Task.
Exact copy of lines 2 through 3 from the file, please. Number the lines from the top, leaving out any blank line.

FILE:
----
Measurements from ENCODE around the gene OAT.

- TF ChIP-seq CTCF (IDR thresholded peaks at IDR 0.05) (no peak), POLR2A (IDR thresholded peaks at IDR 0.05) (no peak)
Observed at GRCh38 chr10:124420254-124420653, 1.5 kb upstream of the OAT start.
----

- TF ChIP-seq CTCF (IDR thresholded peaks at IDR 0.05) (no peak), POLR2A (IDR thresholded peaks at IDR 0.05) (no peak)
Observed at GRCh38 chr10:124420254-124420653, 1.5 kb upstream of the OAT start.